According to further embodiments, a display controller can compose a display frame from the data stored in the hardware overlays at step 513. In such embodiments, the data corresponds to active updated content. Static content, filtered from the composition list at step 511 may not be recomposed, and hardware overlays are therefore not unnecessarily allocated for the storage of static graphical content. In such instances, static layers are still represented and displayed in a display screen or panel of the computing device by referencing local (e.g., embedded) memory of the display panel for previously displayed display frames. As the graphical content in the static layers have not changed since the last rendered cycle, the same content may be displayed in those layers, while replacing the displayed content in the active layers with updated content. By avoiding the composition of static graphical layers, hardware overlays may be reserved for graphical content from actively updating layers, thereby increasing overall performance and reducing unnecessary composition and costly pre-composition of redundant content.
Exemplary Computing System
 Not every embodiment of the claimed subject matter may be implemented according to system on a chip architecture. As presented in FIG. 6, an alternate system for implementing embodiments includes a general purpose computing system environment, such as computing system 600. In its most basic configuration, computing system 600 typically includes at least one processing unit 601 and memory, and an address/data bus 609 (or other interface) for communicating information. Depending on the exact configuration and type of computing system environment, memory may be volatile (such as RAM 602), non-volatile (such as ROM 603, flash memory, etc.) or some combination of the two. Computer system 600 may also comprise one or more graphics subsystems 605 for presenting information to the computer user, e.g., by displaying information on attached display devices 610.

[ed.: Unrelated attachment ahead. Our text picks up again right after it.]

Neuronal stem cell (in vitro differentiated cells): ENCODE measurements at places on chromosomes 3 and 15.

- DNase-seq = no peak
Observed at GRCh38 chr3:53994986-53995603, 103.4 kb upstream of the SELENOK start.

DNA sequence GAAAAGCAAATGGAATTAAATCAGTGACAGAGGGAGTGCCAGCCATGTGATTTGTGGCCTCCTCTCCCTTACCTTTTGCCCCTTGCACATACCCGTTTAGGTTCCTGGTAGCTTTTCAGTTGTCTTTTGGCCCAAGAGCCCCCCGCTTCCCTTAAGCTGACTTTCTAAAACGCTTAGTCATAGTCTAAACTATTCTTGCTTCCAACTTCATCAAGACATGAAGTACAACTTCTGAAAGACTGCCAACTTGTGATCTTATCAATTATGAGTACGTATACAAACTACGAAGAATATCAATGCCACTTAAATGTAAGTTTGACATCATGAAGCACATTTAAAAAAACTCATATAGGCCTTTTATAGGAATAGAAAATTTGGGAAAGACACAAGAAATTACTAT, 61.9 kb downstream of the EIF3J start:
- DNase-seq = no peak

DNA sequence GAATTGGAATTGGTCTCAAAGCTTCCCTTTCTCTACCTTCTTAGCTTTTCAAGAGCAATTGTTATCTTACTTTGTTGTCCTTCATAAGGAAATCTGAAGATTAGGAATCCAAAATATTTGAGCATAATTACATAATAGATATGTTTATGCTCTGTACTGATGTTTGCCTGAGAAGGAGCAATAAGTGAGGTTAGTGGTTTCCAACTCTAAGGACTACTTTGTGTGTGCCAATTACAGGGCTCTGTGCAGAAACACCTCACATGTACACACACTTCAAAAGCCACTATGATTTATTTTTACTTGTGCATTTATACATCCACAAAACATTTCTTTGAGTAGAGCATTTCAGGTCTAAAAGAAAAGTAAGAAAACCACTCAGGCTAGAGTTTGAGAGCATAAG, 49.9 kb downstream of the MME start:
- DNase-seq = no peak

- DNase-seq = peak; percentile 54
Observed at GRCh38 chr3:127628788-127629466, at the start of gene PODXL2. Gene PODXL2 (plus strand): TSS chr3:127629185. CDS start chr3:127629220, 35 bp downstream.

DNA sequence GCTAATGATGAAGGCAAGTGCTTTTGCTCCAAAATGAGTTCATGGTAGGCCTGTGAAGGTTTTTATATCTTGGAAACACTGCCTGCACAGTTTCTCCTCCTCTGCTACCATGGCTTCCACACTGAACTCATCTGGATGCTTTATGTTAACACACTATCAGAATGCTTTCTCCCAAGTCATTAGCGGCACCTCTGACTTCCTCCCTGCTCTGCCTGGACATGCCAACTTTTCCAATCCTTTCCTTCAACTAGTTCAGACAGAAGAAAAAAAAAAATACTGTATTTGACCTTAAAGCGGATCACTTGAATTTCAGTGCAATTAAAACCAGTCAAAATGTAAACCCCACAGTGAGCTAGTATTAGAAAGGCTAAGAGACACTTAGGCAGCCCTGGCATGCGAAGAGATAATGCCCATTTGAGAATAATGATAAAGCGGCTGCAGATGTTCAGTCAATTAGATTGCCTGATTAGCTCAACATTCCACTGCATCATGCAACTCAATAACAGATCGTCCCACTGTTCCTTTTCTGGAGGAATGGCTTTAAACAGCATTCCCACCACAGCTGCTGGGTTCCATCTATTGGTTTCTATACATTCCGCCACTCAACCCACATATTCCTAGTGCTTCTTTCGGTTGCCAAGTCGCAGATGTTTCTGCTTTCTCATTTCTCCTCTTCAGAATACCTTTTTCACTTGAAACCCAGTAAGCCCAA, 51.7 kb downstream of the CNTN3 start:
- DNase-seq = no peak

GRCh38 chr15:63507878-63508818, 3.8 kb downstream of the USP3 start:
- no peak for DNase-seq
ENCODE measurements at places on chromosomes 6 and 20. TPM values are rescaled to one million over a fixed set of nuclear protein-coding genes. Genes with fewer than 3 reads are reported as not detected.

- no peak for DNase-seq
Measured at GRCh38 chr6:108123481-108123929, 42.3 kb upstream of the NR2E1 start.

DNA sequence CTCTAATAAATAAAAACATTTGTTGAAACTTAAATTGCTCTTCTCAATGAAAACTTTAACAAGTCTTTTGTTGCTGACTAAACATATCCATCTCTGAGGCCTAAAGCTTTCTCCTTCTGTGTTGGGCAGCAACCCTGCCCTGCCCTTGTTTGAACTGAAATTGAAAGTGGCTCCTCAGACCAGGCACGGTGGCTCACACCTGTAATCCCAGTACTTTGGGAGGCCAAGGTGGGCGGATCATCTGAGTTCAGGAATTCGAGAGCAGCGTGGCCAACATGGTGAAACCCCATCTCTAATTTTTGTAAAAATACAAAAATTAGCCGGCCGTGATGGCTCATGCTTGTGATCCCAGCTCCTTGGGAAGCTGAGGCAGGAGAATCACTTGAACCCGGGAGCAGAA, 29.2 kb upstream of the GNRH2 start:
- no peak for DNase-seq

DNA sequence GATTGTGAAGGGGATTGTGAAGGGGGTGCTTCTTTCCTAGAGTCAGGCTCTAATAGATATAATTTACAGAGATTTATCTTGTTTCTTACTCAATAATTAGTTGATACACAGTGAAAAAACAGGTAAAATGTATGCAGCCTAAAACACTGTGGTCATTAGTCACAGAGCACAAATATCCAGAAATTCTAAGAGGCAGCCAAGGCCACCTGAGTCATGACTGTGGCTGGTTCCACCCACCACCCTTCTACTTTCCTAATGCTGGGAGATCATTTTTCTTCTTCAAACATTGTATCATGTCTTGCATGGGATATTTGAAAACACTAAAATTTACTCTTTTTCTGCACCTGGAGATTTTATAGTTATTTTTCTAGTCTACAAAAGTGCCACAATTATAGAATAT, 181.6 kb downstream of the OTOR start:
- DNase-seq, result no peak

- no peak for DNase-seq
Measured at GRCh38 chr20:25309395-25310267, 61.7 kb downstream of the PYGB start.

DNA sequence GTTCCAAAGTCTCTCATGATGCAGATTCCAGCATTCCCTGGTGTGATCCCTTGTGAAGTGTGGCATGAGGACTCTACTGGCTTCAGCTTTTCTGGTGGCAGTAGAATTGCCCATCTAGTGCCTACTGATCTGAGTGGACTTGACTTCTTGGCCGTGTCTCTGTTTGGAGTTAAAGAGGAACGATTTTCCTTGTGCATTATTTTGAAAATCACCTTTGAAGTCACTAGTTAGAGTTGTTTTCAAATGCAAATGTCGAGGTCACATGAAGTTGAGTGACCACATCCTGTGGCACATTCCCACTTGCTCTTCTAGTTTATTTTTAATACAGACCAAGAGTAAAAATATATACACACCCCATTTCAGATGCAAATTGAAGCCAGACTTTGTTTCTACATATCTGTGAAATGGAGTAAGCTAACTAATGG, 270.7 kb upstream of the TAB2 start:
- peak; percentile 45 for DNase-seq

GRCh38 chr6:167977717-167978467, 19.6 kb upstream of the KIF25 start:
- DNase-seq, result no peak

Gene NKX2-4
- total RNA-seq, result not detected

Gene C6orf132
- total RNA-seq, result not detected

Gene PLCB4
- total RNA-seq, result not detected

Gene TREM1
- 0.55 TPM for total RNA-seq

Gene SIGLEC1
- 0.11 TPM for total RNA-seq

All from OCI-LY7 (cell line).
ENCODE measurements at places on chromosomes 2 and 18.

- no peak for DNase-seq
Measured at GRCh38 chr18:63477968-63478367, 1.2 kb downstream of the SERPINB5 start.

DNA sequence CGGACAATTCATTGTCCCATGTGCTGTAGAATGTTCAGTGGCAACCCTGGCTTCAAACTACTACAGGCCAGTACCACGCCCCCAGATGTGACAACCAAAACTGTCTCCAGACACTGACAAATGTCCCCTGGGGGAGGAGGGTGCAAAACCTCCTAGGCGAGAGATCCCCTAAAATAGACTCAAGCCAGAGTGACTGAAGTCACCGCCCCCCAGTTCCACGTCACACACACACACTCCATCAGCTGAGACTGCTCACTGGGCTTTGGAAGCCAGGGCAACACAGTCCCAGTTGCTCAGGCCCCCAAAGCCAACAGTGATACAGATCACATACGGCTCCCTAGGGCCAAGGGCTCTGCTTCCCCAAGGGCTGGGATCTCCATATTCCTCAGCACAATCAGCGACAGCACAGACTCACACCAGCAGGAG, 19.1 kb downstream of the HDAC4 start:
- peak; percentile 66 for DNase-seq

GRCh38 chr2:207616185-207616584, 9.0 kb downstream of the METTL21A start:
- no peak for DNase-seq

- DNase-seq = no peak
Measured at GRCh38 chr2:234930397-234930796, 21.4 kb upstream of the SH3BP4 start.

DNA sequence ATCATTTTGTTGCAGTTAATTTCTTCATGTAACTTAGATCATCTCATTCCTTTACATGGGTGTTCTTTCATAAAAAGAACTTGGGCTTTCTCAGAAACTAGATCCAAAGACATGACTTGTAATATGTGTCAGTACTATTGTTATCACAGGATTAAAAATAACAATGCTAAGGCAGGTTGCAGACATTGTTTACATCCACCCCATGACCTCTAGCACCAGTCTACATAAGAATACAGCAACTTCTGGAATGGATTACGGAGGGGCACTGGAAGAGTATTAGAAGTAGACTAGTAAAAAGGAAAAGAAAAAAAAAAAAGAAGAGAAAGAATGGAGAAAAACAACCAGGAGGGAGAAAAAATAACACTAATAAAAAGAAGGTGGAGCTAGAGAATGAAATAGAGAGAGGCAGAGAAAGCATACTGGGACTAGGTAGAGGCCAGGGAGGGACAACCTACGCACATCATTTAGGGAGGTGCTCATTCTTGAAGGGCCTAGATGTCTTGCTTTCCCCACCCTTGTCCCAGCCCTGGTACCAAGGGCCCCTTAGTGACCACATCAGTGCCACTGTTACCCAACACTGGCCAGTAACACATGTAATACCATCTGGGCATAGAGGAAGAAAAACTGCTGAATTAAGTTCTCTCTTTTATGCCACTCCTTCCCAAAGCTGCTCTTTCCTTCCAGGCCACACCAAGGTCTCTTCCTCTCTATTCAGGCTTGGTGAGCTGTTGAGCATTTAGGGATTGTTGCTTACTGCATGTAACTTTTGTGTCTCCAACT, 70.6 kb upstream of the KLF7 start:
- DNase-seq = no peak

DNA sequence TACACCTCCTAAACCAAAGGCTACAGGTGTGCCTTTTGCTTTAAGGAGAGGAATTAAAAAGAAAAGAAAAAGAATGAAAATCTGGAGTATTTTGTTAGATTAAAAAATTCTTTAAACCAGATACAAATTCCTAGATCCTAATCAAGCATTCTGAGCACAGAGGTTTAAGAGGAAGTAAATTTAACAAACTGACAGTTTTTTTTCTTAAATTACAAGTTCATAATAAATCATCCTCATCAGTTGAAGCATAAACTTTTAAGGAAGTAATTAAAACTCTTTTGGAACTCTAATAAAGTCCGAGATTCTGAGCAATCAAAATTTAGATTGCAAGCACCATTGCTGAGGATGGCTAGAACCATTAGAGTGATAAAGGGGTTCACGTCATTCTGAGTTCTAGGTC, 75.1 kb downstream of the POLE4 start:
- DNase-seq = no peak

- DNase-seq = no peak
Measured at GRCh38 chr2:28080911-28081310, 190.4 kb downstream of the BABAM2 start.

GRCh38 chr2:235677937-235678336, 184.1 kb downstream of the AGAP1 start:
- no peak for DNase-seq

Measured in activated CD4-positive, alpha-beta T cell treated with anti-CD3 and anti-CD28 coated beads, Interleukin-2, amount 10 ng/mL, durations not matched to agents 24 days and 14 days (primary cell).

Additionally, computing system 600 may also have additional features/functionality. For example, computing system 600 may also include additional storage (removable and/or non-removable) including, but not limited to, magnetic or optical disks or tape. Such additional storage is illustrated in FIG. 6 by data storage device 604. Computer storage media includes volatile and nonvolatile, removable and non-removable media implemented in any method or technology for storage of information such as computer readable instructions, data structures, program modules or other data. RAM 602, ROM 603, and data storage device 604 are all examples of computer storage media.
 Computer system 600 also comprises an optional alphanumeric input device 606, an optional cursor control or directing device 607, and one or more signal communication interfaces (input/output devices, e.g., a network interface card) 608. Optional alphanumeric input device 606 can communicate information and command selections to central processor 601. Optional cursor control or directing device 607 is coupled to bus 609 for communicating user input information and command selections to central processor 601. Signal communication interface (input/output device) 608, which is also coupled to bus 609, can be a serial port. Communication interface 609 may also include wireless communication mechanisms. Using communication interface 609, computer system 600 can be communicatively coupled to other computer systems over a communication network such as the Internet or an intranet (e.g., a local area network), or can receive data (e.g., a digital television signal).